“I work in Pro Tools with the Avid HD Native Thunderbolt and MTRX Studio, and DADman control software. I run Pro Tools on a MacBook Pro laptop, so I can take it with me when I go travelling. I just got the latest most powerful one, although not all software runs on M2 yet, so I still have to use Rosetta. I have quite a bit of outboard, the most essential units being the Roland Space Echo, and the Eventide H910 Harmonizer. But I’m 95 percent in the box, because you’re always going to have to do recalls. It just seems crazy these days to not be in the box.”

Embrace Limitations

“I work with a very narrow palette of plug‑ins,” insists Wrench. “When working in studios back in the ’90s, we didn’t have 50 bits of outboard gear. You worked with a limited amount of EQs, compressors, delays and reverbs. You’d have a plate reverb, and a couple of digital reverbs. I think having a limited palette of reverbs creates more of a cohesive sound and a space for the track, rather than everything being in separate spaces.

Inside Track

“I’d say 90 percent of my EQ’ing is done on the FabFilter Pro‑Q 3, which is just amazing. It’s pinpoint precise, but it also has a bit of character if you want it. It has an amazing ability to deal with harsh frequencies in vocals. I also use the FabFilter Pro‑C compressor a lot, and the Pro‑MB multiband all the time. I’d say that the Pro‑Q 3 and Pro‑MB are the two plug‑ins I use the most to control frequencies.

David Wrench: I’d say 90 percent of my EQ’ing is done on the FabFilter Pro‑Q 3, which is just amazing.

“I also love UAD plug‑ins, they’re amazing. The Teletronix LA‑2A is fantastic and my main vocal compressor. If I want vocals to have a bit more bite I’ll use a UAD 1176, and for EQ that adds character I like the UAD Pultec and the UAD Hitsville, the Motown emulation. The Hitsville has fixed frequency bands, and I quite like EQs that are straightforward like that. I use the UAD Thermionic Culture Vulture on drums or bass to add some harmonics.

“For reverbs, I’d say 90 percent of the time I use the Valhalla VintageVerb, which is fantastic. It’s not expensive and it always does the job. I use the Valhalla Room as well, often on guitars, on a very short setting, just 5 percent mixed in just to give the tiniest bit of space. My favourite delay is the Soundtoys EchoBoy, which is great.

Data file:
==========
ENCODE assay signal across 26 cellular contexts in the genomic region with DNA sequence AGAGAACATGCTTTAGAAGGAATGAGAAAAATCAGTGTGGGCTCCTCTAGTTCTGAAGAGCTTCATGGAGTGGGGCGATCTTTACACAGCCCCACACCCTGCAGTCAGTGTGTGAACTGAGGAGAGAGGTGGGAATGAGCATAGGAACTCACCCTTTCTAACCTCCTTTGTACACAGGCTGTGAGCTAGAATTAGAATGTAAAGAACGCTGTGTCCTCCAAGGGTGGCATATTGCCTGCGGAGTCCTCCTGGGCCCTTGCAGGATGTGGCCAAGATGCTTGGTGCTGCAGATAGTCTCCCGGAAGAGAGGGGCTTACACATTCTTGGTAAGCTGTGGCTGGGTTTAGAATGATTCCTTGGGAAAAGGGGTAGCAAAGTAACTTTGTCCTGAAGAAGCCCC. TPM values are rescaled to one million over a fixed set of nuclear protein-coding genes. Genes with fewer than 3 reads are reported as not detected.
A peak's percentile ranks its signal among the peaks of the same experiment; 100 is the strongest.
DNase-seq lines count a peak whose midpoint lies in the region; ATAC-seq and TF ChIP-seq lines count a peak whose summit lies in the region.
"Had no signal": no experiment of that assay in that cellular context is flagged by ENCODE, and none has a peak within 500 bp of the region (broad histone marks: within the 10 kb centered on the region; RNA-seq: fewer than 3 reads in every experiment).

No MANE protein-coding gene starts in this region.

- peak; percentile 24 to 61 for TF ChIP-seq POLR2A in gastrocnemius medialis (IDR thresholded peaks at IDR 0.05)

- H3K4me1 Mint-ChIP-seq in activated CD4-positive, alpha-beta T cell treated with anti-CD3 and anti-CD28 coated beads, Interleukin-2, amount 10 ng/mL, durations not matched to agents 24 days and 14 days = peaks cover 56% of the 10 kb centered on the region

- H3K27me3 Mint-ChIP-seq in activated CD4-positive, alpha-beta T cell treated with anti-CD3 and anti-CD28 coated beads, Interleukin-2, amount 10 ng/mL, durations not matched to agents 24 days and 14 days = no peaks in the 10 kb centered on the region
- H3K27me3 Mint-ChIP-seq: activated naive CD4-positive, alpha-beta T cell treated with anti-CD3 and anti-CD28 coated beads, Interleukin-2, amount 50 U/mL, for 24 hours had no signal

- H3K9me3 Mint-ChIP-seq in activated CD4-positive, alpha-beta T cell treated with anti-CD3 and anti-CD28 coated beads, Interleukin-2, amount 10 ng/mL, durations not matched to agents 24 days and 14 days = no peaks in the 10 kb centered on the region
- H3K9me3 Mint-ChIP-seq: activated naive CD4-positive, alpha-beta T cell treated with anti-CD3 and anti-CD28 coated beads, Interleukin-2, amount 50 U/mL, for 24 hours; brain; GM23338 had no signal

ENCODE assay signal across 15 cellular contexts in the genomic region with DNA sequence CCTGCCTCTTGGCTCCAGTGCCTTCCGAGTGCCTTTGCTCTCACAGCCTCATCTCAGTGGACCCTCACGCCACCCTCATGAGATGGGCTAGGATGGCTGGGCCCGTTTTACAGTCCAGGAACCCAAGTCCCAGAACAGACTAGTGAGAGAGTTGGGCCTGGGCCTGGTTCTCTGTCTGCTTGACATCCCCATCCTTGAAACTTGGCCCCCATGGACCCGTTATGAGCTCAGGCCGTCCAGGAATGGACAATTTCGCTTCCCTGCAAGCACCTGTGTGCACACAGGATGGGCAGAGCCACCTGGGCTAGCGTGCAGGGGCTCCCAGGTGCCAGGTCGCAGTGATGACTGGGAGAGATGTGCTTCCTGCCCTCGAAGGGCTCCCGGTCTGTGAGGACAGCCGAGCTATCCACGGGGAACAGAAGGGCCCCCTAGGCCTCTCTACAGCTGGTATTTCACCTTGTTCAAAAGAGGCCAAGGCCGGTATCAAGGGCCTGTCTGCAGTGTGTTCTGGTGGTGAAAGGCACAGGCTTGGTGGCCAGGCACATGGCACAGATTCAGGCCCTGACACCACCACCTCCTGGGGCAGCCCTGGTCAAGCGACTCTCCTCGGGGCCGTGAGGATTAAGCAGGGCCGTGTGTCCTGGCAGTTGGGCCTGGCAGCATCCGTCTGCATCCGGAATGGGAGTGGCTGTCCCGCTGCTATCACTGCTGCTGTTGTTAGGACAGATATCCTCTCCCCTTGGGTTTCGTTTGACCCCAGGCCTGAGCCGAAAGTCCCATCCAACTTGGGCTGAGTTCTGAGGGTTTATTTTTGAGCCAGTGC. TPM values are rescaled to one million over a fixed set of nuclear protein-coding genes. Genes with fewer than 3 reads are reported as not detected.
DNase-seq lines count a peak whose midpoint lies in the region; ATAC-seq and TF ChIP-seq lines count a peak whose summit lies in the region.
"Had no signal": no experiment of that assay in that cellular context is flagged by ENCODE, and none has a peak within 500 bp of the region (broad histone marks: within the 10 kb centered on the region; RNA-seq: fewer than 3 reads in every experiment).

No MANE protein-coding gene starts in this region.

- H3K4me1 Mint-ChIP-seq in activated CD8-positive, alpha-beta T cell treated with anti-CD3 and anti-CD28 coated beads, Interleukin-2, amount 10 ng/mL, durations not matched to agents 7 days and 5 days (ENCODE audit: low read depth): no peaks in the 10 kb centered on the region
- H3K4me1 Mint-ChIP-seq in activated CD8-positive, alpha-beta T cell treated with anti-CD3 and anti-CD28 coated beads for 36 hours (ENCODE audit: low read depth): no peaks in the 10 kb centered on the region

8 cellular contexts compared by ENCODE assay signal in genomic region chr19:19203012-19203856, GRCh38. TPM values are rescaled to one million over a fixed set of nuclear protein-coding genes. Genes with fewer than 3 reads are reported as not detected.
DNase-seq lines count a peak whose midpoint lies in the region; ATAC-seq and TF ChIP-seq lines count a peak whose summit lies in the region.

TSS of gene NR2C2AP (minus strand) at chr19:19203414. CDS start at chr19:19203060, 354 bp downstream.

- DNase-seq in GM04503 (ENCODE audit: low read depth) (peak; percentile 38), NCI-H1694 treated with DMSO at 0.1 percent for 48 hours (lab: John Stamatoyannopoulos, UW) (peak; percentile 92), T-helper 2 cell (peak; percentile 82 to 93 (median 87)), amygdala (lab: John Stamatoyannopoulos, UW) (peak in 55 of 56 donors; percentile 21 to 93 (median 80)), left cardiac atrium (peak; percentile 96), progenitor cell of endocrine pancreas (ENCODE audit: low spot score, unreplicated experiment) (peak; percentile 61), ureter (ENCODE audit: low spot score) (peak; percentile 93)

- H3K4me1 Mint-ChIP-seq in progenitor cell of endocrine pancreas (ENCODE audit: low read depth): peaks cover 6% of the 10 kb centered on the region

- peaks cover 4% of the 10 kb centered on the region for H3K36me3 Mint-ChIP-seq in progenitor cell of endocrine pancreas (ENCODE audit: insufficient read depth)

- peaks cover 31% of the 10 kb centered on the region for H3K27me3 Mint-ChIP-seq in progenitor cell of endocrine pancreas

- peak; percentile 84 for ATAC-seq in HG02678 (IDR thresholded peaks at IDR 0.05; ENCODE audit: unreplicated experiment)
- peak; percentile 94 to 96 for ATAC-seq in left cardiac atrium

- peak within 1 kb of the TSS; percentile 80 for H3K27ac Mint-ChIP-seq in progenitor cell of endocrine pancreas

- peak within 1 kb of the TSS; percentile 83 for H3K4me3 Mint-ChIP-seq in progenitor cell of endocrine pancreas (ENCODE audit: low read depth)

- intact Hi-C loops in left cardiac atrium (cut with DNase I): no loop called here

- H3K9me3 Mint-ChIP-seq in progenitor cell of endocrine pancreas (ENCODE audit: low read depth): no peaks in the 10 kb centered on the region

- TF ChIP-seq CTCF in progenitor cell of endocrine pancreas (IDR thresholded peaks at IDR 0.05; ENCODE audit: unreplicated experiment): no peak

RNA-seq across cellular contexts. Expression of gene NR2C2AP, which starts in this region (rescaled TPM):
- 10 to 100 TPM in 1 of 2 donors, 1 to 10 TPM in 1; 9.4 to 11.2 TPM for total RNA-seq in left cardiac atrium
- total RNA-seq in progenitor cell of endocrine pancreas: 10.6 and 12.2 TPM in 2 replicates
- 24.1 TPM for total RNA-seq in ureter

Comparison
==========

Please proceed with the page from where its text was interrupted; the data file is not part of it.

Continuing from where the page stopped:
“On the Blur record I used the Soundtoys PrimalTap for pitch delay, with a bit of feedback, again to give things a bit of space, maybe with a slight left to right effect to open it up a bit, and also the MicroShift, which emulates the Eventide H3000. It’s a brilliant plug‑in. I often put a little bit of that on a backing vocal or a double‑tracked vocal, to just widen them, so the whole thing has a little bit of spread to it.

“I’ll often use two de‑essers, because one often doesn’t catch it that well. I find especially if artists have used a valve mic, there tends to be quite a bit of sibilance on records. I can always tell when someone has used a Neumann U47 because the sibilance is quite hard to control. So I use the FabFilter Pro‑DS, and then something like [Oeksound] Soothe 2 to catch anymore harsh esses. If that’s not enough, I’ll go in by hand and draw the esses out. I’ll be harsher on the backing vocals than on the main vocals so there’s not a huge build‑up of esses and t’s.”

Get It Right At Source

In talking about treating vocals, Wrench points out some home truths that are easily forgotten in a world dominated by DAWs in which every performance mistake can be corrected: “When artists have proper mic technique, it makes mixing the vocal so much easier. It’s something that’s been lost a bit. When Chrissie [Hynde] sings, she moves her head between every word so her breaths are off mic, and she knows to move back off the mic if she’s going louder, and she comes in if she wants more power.